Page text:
Making Bran the Lord of the Six Kingdoms was another major twist for the show's ending, and one that was hurt more than most by the decision to truncate the episodes (and, going further back, by the fact the character was cut from season 5 altogether). There were a couple of key moments - both with Tyrion, in episodes 2 and 4 of season 8 - that Game of Thrones cut away from, which would've shed more light on his role and would've been welcome. At the same time, though, Bran does make logical sense as a ruler, given he is someone who knows the mistakes of all who've gone before him, doesn't want for power, and won't father children, making him different to every other King and Queen. There were few serious contenders for the Iron Throne, and with Sansa fittingly becoming Queen in the North, Jon Snow sent to the Wall, and Gendry only recently installed as the Lord of Storm's End, Bran was a strong choice, and did break the wheel, creating a new political system for Westeros.
Game of Thrones season 8 also left a number of key mysteries up in the air, particularly pertaining to the Night King and White Walkers, and the prophecy of Azor Ahai/The Prince that was Promised. The latter was something the show never seemed to put too much stock in, outside of Melisandre's support of Daenerys. The former, meanwhile, was largely explained enough - the Night King's origin and motives were both known, even if they could've been fleshed out further. Again, more episodes would've allowed for better exploration of this, but spending more time devoted to the backstories of creatures who are essentially just death incarnate wasn't necessary to understand the core conflict and the desperate battle for survival it brought, with Game of Thrones wisely focusing on its human characters instead.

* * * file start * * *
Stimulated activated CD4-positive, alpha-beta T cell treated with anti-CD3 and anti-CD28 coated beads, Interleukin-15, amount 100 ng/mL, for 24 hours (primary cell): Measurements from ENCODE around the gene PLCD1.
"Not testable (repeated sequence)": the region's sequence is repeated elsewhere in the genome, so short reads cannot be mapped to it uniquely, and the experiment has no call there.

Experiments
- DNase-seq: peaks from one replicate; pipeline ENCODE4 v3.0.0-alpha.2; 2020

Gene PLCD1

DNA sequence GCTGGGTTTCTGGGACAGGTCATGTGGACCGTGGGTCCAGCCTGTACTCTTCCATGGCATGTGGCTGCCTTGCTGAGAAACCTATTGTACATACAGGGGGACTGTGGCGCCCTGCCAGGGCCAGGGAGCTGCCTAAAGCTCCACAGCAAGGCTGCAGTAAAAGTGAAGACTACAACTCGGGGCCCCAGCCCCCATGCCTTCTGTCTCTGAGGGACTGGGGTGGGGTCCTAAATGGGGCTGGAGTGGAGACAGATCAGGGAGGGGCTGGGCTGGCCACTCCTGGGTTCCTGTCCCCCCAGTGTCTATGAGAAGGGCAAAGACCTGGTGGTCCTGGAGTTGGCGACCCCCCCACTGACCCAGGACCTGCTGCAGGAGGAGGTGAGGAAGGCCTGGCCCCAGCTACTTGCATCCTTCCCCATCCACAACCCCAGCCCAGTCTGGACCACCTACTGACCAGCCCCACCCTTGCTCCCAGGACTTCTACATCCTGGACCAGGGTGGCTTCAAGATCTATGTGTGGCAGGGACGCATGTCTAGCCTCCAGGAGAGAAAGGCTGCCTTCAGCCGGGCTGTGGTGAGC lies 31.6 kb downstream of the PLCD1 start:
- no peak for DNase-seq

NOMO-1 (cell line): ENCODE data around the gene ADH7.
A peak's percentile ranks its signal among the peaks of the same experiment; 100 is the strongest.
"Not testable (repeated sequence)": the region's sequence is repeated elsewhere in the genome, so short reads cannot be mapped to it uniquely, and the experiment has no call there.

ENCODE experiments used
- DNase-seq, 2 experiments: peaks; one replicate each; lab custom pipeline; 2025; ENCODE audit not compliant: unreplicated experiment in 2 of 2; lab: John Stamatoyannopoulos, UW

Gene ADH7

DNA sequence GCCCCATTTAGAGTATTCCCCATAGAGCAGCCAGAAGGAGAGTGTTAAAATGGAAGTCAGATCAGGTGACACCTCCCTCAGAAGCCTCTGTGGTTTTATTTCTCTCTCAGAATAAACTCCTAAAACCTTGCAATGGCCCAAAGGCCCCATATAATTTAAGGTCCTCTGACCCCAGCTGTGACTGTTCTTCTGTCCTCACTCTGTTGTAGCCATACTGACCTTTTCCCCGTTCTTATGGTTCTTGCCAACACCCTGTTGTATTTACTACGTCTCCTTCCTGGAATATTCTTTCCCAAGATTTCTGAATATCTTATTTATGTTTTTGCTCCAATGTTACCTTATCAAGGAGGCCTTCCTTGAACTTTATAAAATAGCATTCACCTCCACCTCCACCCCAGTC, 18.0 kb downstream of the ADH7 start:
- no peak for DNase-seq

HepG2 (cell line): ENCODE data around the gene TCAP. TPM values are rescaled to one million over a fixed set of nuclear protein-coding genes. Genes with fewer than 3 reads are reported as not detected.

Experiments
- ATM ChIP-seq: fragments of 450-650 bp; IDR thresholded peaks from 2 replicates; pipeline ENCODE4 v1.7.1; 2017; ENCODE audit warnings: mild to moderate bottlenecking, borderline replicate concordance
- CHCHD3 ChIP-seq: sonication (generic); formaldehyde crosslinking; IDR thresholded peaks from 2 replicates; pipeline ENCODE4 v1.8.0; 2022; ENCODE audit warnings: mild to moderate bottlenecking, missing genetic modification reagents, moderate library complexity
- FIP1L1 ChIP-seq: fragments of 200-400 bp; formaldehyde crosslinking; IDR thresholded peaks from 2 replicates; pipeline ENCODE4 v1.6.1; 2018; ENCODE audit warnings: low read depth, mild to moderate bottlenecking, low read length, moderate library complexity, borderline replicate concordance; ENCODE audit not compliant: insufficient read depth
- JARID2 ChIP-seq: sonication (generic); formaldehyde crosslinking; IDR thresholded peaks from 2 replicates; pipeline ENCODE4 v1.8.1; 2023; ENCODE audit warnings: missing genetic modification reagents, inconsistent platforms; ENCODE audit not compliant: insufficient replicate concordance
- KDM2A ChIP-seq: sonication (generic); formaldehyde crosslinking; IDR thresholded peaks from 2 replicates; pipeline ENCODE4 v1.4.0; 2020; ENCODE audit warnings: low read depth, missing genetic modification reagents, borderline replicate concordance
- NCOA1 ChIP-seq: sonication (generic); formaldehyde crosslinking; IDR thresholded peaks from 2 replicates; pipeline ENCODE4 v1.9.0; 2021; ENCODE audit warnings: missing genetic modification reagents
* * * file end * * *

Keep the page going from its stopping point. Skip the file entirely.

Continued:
The final season of Game of Thrones is by no means perfect, and that goes for the series finale, "The Iron Throne", too. More episodes and longer runtimes would've been great, but whatever happened, Game of Thrones was always going to disappoint some. There were so many theories as to how it would end, and so many fans all had different wants, it was going to be impossible to please everyone. That's not the only reason season 8 is criticised, of course - it isn't just about fans not getting what they want, but the clear shift in storytelling, although again, that happened in season 5. But even within that context, what mattered most was that the writers delivered an ending that felt true to the characters and the core narrative of the show, and that's what they did.
As the journeys of each of the prominent characters came to an end, it's hard to pick fault with the destinations: Daenerys killed by Jon in front of the Iron Throne is a suitably tragic end; Bran and Tyrion as the King and his Hand is an ending neither wants, but both deserve; Arya sailing off, reconciled with her identity as a Stark but still with her own individualistic streak, is a wonderful promise of adventure; Sansa as Queen in the North is the culmination of one of Game of Thrones' strongest character arcs; and Jon Snow heading back beyond the Wall, where his heart truly belongs, is as perfect an ending for the show's main character as was possible.
Ultimately, although Game of Thrones might've got there a little too quickly, the ending was one that not only takes its inspiration from George R.R. Martin's still unfinished books, but fits - in terms of themes, characters, and plot - with the entire 8 seasons of the show. This was the .
Next: Game Of Thrones’ Ending & Real Meaning Explained (In Detail)